This Sunday marks the 125th Anniversary of the world’s first ever league matches.
The first season of The Football League - the world’s original league football competition - kicked-off on 8th September 1888, a sunny late summer afternoon.
There were five matches played on the opening Saturday with matches kicking off between 3.30pm and 4.25pm. Two clubs, Blackburn Rovers and Notts County, had to wait a further week to make their league debuts.
The match of the day was at Bolton Wanderers' Pikes Lane ground where visitors Derby County came back from three goals down to win a thrilling match 3-6. Bolton took the lead in the second minute of the match with winger Kenny Davenport claiming the honour of scoring the first ever league goal.
At Deepdale, Preston North End triumphed 5-2 in their Lancashire derby with Burnley. Preston Captain, Fred Dewhurst, scoring after two minutes to delight the home crowd of more than 6,000.
The first 10,000 attendance was recorded for Everton’s 2-1 win over Accrington at Anfield – the club’s original home before its relocation across Stanley Park. The game kicked off around 4.25 pm after the visitors arrived 20 minutes late.
West Bromwich Albion's 2-0 victory at Stoke’ Victoria Ground meant they would have headed the league table(had such a concept existed at that point) on goal average - goal difference was not introduced until 1976. Also in the Midlands, Aston Villa's Gershom Cox scored what has gone down as The Football League's first ever own goal, as his side drew 1-1 with Wolverhampton Wanderers at Dudley Road.
Results – 8th September 1888
Bolton Wanderers 3-6 Derby County (3.45pm- Pikes Lane)
Everton 2-1 Accrington (4.25pm - Anfield)
Preston North End 5-2 Burnley (3.50pm - Deepdale)
Stoke 0-2 West Bromwich Albion (3.30pm – the Victoria Ground)
Wolves 1-1 Aston Villa (3.30pm Dudley Road)
The games themselves looked very different to today. The referee stood on the touchline, acting as time-keeper and arbitrating between the two umpires (one supplied by each club) when they could not agree.
At half-time players stayed on the pitch for their five minute break. There were no numbers, goal nets or substitutes and goalkeepers wore the same kit as their outfield colleagues.
At that stage the rewards for the victors were unclear, as agreement wouldn't be reached on a points system for several months with some clubs wanting no points awarded for draws. Eventually two points for a win and one for a draw would find favour and remain in place until 1981 when The Football League pioneered three points for a win.
Preston's 'Invincibles' were the League's first champions going unbeaten for the entire season. The Lancashire club also lifted the FA Cup to become the first ever 'double' winners.
Later this month (Sep 20), The Football League and the National Football Museum will launch an exhibition entitled Game Changers: 125 Years of The Football League. The Exhibition will tell the story of the origins of the professional game and its place at the heart of our nation’s sporting culture. The exhibition brings to life the personalities and events that have shaped league football, both on and off the pitch, and features items contributed by all 72 Football League clubs.
To find out more about The Football League’s 125th Anniversary visit www.fl125.co.uk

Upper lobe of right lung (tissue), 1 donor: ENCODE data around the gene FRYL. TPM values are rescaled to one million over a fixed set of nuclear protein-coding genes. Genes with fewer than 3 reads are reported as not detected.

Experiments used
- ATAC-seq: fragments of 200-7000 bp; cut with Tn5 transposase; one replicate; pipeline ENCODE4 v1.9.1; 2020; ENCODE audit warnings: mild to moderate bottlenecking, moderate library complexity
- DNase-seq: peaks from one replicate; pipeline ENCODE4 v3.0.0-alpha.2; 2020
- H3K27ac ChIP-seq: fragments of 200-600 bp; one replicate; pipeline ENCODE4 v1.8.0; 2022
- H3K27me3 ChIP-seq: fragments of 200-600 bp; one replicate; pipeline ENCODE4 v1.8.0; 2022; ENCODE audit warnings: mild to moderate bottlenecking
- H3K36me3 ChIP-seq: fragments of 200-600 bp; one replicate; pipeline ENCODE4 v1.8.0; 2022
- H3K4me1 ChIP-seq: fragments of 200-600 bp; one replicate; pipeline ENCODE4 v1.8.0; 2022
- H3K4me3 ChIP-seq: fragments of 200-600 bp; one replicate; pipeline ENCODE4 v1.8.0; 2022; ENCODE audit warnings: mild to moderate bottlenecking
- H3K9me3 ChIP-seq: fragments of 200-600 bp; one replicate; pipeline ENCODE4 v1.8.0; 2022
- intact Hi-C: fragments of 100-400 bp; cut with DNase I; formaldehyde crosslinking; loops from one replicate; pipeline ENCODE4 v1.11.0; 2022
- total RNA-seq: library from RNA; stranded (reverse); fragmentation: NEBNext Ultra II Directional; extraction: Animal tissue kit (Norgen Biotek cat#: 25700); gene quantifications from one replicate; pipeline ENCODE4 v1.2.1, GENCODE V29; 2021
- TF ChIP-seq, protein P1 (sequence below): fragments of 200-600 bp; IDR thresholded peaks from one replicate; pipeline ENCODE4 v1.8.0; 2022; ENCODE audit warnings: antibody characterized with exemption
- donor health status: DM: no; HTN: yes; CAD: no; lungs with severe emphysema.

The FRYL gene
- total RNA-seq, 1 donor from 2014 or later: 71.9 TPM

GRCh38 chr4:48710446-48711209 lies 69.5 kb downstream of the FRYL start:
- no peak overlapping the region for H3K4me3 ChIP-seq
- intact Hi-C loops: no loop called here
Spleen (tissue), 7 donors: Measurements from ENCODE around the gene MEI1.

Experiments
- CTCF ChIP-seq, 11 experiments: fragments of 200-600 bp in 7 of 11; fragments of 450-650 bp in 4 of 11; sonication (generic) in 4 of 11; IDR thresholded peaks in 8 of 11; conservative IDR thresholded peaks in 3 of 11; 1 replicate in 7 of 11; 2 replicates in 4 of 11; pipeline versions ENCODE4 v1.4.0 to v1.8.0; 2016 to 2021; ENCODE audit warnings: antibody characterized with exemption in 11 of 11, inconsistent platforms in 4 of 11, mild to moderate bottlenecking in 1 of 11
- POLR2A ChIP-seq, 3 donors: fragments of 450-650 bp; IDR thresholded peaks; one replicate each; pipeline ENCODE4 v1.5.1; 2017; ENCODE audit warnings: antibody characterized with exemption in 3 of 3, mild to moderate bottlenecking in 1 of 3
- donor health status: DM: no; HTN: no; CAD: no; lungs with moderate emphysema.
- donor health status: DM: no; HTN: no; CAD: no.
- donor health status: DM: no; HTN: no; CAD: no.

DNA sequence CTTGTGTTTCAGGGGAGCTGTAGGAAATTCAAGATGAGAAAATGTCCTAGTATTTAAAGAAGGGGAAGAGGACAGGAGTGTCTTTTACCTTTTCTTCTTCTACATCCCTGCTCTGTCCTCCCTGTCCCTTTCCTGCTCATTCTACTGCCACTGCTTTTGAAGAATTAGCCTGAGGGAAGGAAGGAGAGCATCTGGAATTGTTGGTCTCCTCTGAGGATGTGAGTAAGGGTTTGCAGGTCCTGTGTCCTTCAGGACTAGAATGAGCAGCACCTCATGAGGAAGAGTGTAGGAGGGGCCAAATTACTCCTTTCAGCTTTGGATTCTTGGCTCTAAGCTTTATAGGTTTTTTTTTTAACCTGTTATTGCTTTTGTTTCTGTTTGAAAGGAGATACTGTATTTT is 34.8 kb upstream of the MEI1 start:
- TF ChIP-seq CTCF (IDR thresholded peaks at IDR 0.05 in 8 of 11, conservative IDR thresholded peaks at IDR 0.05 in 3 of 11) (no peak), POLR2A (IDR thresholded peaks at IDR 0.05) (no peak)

THE FOOTBALL LEAGUE TODAY
• 72 clubs – the largest single body of fully professional clubs in world football
• Football League clubs generate more than £600m of revenue annually and contribute more than £250m to the exchequer
• More than 20,000 full-time and part time staff are employed by Football League clubs
• There are more than 10,000 full-time, apprentice and schoolboy footballers on the books of Football League clubs
• Crowds in the modern era at their highest levels for 50 years and have more than doubled since the introduction of the Play-Offs
• The Football League’s flagship league competition, the Sky Bet Championship, is the fourth most watched league in European football
• Crowds for League 1 and 2 regularly outstrip crowds for matches played at the same level in other European nations by a significant margin.
• Since the Taylor Report, more than £800m has been invested in new and improved stadia with more than 20 brand new purpose built stadiums.
• Football League clubs invest more than £60m on Youth Development every season as part of the world’s largest centrally co-ordinated youth development programme.
• Around a third of players registered in The Football League are under the age of 21. Between 200 and 250 of these players make their first team debut each season.
• Television coverage of Football League matches is watched by more than 20m in the UK every year and is viewed in 167 countries around the world.
• The Football League generates more than £100m of commercial revenue every season.
• Football League clubs, under the auspices of The Football League Trust, engage with more than 1.5m people in their local community every season
Best attended leagues in Europe (2012/13 aggregate crowds):
1. England (Premier League) - 13.6m
2. Germany (Bundesliga) - 13.0m
3. Spain (La Liga) 10.7m
4. England (The Football League Championship) - 9.7m
5. Italy (Serie A) - 8.8m
6. France (Ligue 1) - 7.3m
7. Netherlands (Eredivisie) – 6.0m
8. Germany (Bundesliga 2) - 5.3m
Best attended third-tier leagues in Europe (2012/13 average crowds):
1. England (League 1) – 6,316
2. Germany 6,160
3. France – 1,986
4. Italy – 1,920
5. Russia – 1,578
Best attended fourth-tier leagues in Europe (2012/13 average crowds):
1. Scotland – 5,572
2. England (League 2) – 4,391
3. Germany – 1,022
4. Italy – 730
5. France – 385